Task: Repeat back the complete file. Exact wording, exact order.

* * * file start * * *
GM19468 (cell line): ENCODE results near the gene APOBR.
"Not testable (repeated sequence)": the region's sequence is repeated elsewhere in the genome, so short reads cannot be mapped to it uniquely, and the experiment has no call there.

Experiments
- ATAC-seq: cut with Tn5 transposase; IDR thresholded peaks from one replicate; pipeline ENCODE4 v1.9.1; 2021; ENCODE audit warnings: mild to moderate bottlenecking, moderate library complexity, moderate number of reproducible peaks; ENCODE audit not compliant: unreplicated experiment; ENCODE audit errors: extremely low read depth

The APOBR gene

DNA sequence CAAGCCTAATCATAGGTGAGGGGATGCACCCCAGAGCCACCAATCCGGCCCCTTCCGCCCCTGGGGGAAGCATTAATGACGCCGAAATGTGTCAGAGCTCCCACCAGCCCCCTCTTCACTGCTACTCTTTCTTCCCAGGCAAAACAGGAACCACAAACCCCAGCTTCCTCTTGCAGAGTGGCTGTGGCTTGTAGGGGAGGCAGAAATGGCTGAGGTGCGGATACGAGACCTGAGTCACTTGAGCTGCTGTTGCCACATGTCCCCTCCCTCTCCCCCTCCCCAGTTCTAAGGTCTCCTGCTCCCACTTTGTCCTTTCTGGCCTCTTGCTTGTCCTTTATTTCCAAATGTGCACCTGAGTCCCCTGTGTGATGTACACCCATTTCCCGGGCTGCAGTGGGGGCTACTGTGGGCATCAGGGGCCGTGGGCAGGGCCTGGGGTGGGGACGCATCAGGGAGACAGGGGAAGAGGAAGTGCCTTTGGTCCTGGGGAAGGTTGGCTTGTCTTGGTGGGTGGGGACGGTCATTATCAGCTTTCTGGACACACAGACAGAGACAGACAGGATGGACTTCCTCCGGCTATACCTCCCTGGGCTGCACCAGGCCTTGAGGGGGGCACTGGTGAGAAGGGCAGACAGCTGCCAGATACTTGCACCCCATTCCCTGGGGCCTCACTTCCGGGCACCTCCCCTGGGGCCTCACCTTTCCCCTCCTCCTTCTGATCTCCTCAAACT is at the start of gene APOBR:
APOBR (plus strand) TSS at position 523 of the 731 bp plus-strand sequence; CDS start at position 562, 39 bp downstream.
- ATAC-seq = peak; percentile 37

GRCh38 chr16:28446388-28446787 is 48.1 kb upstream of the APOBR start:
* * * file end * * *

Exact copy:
GM19468 (cell line): ENCODE results near the gene APOBR.
"Not testable (repeated sequence)": the region's sequence is repeated elsewhere in the genome, so short reads cannot be mapped to it uniquely, and the experiment has no call there.

Experiments
- ATAC-seq: cut with Tn5 transposase; IDR thresholded peaks from one replicate; pipeline ENCODE4 v1.9.1; 2021; ENCODE audit warnings: mild to moderate bottlenecking, moderate library complexity, moderate number of reproducible peaks; ENCODE audit not compliant: unreplicated experiment; ENCODE audit errors: extremely low read depth

The APOBR gene

DNA sequence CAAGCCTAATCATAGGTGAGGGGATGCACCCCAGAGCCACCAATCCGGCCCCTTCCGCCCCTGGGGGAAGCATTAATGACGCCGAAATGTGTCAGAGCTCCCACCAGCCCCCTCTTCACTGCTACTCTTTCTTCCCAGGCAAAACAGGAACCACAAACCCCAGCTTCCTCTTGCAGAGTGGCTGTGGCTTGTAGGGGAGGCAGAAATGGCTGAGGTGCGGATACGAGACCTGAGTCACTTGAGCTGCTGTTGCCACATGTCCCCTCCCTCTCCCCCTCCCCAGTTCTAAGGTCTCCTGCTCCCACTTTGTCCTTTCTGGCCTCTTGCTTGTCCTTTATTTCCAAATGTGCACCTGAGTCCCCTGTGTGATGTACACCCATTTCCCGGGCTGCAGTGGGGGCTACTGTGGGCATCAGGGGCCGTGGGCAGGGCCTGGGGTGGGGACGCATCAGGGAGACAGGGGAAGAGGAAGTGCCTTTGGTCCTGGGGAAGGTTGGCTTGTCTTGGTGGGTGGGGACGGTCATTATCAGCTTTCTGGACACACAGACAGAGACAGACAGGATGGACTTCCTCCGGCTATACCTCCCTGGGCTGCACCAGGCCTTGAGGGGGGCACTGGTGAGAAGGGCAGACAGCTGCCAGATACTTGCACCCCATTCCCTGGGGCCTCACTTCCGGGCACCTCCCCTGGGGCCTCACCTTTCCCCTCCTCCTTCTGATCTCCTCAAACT is at the start of gene APOBR:
APOBR (plus strand) TSS at position 523 of the 731 bp plus-strand sequence; CDS start at position 562, 39 bp downstream.
- ATAC-seq = peak; percentile 37

GRCh38 chr16:28446388-28446787 is 48.1 kb upstream of the APOBR start: